This Labyrinth was secretly built by a man hiding just outside the city of Chandigarh. He would sneak bits of construction materials and rubbish out of the city and assemble his maze in the jungle far from prying eyes. After many years he was discovered, and the government gave him a staff of 70 people to continue his work.
Stepping into this maze is like entering your favorite fairy tale. Small villages, waterfalls, steps to nowhere, tiny doors to other mazes... it has everything.
It even has THIS! Come on guys, there are enough open swings that you don't need to share! The worst part it that the young man in red was the one pumping for height while the man in blue yelled, "Har-Der! Har-Der!"
Hoards of stone people and animals watch you as you wind your way along the stone paths.
Who's hungry for BRAIN?
ROOAAAAA! Time for another round of Cipro.
The most holy site for the Seik religion, the Golden Temple. The Seiks are an imposing bunch. They strap themselves with swords and daggers and tower over you in their bright turbans. They all sport beards as thick as the trunk of a tree. They are also quick to give a hearty handshake and a smile.
Or a frown.
...or saw you in half alive.
Mia, Stephan and Isabelle try to placate Joe with a smile. Why have they stopped washing my floor!?
A man does some touch-ups in the Seik Museum. This museum was pretty much just hundreds of painting of horrible ways to die. (see one example above). Others included boiled alive, crushed between two spiky wheels, de-skulled and left to die from a dried out brain, beaten and decorated with a garland of your own baby's limbs and head, etc.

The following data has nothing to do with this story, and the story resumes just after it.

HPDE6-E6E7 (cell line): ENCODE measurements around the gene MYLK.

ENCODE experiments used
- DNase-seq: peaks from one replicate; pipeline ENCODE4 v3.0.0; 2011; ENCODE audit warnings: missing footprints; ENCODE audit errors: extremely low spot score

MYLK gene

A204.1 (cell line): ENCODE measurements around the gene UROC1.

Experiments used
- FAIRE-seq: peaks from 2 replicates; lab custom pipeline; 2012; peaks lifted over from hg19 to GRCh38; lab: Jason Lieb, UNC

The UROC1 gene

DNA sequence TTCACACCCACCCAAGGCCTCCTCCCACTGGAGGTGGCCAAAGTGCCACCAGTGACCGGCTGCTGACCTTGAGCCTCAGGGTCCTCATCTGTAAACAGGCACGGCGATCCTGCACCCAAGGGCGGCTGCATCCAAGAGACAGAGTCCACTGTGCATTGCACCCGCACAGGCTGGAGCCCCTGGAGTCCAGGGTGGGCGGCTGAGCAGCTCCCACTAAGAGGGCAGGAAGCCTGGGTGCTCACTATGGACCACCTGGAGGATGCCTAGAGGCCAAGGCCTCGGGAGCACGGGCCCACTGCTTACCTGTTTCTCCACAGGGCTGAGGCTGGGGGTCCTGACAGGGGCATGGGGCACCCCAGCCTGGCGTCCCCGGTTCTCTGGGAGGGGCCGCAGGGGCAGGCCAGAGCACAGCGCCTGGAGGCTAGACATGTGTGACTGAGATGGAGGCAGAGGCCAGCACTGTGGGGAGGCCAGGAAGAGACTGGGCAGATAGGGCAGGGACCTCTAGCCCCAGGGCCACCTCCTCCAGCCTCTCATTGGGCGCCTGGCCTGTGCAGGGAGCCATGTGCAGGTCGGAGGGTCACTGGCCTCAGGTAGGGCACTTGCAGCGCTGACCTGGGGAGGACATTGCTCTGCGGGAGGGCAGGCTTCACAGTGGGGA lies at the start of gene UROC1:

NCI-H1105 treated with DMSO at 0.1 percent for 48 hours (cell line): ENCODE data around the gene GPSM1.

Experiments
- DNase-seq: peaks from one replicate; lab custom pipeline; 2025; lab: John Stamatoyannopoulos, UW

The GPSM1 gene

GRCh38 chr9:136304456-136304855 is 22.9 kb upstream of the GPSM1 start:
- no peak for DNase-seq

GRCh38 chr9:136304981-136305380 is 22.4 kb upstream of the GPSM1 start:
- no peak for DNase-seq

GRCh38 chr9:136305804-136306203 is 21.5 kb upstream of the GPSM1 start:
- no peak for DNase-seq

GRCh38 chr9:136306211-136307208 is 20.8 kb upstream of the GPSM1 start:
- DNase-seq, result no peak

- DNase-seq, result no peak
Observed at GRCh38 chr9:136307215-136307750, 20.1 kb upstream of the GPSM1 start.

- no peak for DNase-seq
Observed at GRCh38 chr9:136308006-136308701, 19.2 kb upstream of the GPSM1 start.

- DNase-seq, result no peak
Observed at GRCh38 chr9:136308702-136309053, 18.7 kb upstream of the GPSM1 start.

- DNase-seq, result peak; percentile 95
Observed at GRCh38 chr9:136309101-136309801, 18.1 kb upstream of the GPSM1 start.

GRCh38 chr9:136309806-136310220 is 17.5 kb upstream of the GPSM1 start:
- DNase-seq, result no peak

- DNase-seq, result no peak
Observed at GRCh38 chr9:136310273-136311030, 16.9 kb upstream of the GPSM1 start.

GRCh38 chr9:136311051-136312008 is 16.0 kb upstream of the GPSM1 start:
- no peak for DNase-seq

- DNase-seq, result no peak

It was agreed that this gentleman looked a lot like Joe.
And this is the artist who makes it all possible. He has been working for the museum painting portraits and historical paintings for over 25 years. His portraits were photo-realistic. Truly incredible. In the background you can make out a painting of two young boys being bricked into a wall alive.
Every night at sundown the the India - Pakistan border breaks into pandemonium as the two nations most jingoistic patriots drive 3o kilometers to crowd the fences and scream at each other. It is a pep rally style affair. Both sides blast their own national music over loud speakers that would put a Slayer concert to shame. They dance in the streets, chant at each other, wave national flags, and then the Military comes out to really get things wild. Here, an Indian soldier preps himself for a showdown.
When the soldiers are in place a 20 minute ceremony commences as both sides try to one up each other with yells, marches and high kicks that repeatedly bring soldiers shoes close to their own ears. A military man from each side starts off by having a 'who can yell into a microphone the longest without taking a breath' contest and then each man marches at the border to meet his rival where they both KICK, KICK, turn, KICK KICK! Repeat. Everyone goes WILD!
Is this really the best way for two nations to act even as their other soldiers are dying in the north because of hotly contested borders?
So long, Stink-dia! We are off to the Himalayas, where the streets are a little cleaner and the air is a little cooler.